A federal grand jury in the Eastern District of Pennsylvania returned an indictment 1 against Vitillo and his companies, charging each with three counts of theft from an organization receiving federal funds, in violation of 18 U.S.C. § 666(a)(1)(A), and one count of conspiracy to violate § 666, in violation of 18 U.S.C. § 371. Defendants pleaded not guilty to all counts. At trial, the government presented substantial evidence that Vitillo and his companies--which had been in dire financial condition prior to contracting with the Authority--systematically created fraudulent invoices for work that was never actually performed at the Airport, thus defrauding the Authority of hundreds of thousands of dollars. Agent Neeson testified against the Vitillo defendants, as did Vitillo's own employees, who described their involvement in the fraudulent billing scheme; corporate records--parallel sets of phony and real time cards seized from Vitillo Corporation's offices--corroborated their testimony.
During opening statements and witness examination, AUSA Goldman made the jury aware that he and his co-counsel, AUSA Rice, had been present when Agent Neeson interrogated John Vitillo. Defense counsel objected and unsuccessfully moved for a mistrial, alleging that the prosecutors were improperly vouching for Agent Neeson's credibility. Also, during cross-examination of Vitillo, AUSA Goldman repeatedly asked Vitillo to comment on the veracity of Agent Neeson, but no objections were lodged.
The jury returned a verdict, finding Vitillo and his companies guilty on all four counts. The Vitillo defendants filed post-trial motions for a new trial and to dismiss the indictment, but both motions were denied. They never filed a motion challenging the sufficiency of the evidence. The District Court sentenced John Vitillo to 36 months of imprisonment and two years of supervised release. The corporate defendants were sentenced to 5 years of probation. Defendants were also ordered to pay $317,760 in restitution, jointly and severally. The District Court based this figure on evidence of loss presented during trial and in the presentence investigation report.
A. Sufficiency of the Indictment
As a preliminary matter, the parties quibble over whether the Vitillo defendants'
challenge to the indictment is a "jurisdictional" or "pleading" challenge. Their "Motion to Dismiss the Indictment for Lack of Jurisdiction" was filed pursuant to FED.R.CRIM.P. 12(b)(3)(B), which states that, "at any time while the case is pending, the court may hear a claim that the indictment or information fails to invoke the court's jurisdiction or to state an offense." The Vitillo defendants alleged in the District Court, as they do on appeal, that the indictment fails to set forth facts establishing that they are an "agent" of a local government agency receiving federal funds as that term is defined in 18 U.S.C. § 666(d)(1). They do not assert that we lack jurisdiction to consider the appeal. They cannot, as "defects in an indictment do not deprive a court of its power to adjudicate a case." United States v. Cotton, 535 U.S. 625, 630, 122 S.Ct. 1781, 152 L.Ed.2d 860 (2002); see also Lamar v. United States, 240 U.S. 60, 64, 36 S.Ct. 255, 60 L.Ed. 526 (1916) (rejecting claim that "the court had no jurisdiction because the indictment does not charge a crime against the United States"). Rather, they argue that the indictment fails to plead sufficient facts to establish a violation of a federal offense. We conclude that Vitillo's challenge to the indictment is more properly characterized as a "pleading" challenge than one of "jurisdiction." Cf. United States v. Panarella, 277 F.3d 678, 682 n. 1 (3d Cir.2002) ("Indeed, we are unsure whether use of the term 'jurisdictional' to refer to challenges to the sufficiency of an indictment is anything more than simply a label used to announce the conclusion that a particular defense survives a guilty plea."). Plenary review applies. United States v. Whited, 311 F.3d 259, 262 (3d Cir.2002).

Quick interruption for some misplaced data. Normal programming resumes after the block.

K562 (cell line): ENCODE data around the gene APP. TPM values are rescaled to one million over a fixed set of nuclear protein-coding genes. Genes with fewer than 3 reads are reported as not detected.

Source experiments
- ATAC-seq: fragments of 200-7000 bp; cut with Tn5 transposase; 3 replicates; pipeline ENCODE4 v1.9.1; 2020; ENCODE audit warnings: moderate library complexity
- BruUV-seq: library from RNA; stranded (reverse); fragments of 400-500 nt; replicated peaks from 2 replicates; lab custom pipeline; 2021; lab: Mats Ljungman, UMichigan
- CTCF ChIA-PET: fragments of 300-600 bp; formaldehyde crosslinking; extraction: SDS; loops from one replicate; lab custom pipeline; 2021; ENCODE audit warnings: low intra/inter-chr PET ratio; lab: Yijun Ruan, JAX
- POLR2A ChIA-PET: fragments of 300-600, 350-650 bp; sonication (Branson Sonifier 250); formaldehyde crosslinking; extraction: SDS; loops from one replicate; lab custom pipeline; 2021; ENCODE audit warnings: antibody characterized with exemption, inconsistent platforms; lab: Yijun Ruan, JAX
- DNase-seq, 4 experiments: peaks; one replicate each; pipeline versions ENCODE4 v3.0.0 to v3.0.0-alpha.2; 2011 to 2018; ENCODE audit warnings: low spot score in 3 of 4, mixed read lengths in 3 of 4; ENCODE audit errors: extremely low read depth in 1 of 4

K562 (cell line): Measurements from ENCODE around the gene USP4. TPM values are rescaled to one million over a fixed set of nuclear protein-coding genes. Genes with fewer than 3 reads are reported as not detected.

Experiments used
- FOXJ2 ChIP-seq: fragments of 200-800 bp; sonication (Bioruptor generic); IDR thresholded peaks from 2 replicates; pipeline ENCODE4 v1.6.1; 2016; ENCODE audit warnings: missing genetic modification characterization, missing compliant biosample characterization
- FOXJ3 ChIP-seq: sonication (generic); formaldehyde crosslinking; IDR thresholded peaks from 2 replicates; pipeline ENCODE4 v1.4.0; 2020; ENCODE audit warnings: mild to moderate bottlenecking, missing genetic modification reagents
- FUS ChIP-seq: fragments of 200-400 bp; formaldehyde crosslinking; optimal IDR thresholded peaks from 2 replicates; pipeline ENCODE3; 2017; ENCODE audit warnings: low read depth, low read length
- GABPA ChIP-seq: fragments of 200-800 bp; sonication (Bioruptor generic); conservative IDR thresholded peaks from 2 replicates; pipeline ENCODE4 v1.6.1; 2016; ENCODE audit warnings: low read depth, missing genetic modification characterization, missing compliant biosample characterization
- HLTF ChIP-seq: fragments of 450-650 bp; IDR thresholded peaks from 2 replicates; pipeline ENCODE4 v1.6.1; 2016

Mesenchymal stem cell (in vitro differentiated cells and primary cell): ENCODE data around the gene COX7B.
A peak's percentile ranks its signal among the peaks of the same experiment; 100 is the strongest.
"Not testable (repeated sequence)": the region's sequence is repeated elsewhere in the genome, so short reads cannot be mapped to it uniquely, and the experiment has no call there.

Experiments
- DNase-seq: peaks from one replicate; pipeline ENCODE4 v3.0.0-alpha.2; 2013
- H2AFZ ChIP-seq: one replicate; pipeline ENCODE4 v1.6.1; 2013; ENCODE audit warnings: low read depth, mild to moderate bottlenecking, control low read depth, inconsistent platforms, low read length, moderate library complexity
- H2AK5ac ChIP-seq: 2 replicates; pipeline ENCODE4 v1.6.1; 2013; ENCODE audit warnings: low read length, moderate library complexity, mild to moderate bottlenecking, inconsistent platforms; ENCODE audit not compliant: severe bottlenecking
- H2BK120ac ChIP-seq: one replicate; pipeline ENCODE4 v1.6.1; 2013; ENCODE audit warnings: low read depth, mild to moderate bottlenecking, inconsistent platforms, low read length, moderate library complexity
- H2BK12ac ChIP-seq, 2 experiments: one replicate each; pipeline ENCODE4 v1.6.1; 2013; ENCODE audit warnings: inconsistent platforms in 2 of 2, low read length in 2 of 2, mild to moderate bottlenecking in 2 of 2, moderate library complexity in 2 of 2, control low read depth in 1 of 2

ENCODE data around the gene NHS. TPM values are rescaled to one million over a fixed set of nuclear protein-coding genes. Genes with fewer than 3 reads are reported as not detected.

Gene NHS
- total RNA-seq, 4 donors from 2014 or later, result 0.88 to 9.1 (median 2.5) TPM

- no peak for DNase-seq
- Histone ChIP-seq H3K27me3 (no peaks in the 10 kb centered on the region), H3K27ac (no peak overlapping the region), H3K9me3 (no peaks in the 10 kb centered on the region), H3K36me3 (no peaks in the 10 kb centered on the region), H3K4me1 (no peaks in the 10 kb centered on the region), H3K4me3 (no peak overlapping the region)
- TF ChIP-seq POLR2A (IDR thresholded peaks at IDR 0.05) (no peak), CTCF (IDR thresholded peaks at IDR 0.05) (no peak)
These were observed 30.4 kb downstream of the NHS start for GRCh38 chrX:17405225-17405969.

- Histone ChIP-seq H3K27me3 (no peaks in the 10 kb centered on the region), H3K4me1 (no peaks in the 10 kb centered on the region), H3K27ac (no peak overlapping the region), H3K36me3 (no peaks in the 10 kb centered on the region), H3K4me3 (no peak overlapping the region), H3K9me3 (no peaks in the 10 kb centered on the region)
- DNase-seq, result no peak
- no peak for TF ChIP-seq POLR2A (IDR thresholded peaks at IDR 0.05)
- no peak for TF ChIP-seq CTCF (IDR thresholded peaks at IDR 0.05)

Another threshold issue is whether we should consider the factual record developed at trial in assessing the sufficiency of the indictment. This issue arises because of the unusual procedural posture of this case--the Vitillo defendants challenged the sufficiency of the indictment long after the jury returned its guilty verdict. Because the sufficiency of the evidence is not an issue on appeal (the Vitillo defendants waived their right to challenge the jury's verdict by failing to do so within the 7-day time limit under Rules 29, 33 or 34), the government argues that our review should be confined to the four...